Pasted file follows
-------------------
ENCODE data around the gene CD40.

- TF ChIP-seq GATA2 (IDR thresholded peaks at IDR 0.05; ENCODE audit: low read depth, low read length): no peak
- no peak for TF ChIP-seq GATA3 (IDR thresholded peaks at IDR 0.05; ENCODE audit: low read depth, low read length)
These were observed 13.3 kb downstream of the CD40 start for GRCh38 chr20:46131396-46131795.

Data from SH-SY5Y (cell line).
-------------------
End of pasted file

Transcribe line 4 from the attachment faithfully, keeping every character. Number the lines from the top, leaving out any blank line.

These were observed 13.3 kb downstream of the CD40 start for GRCh38 chr20:46131396-46131795.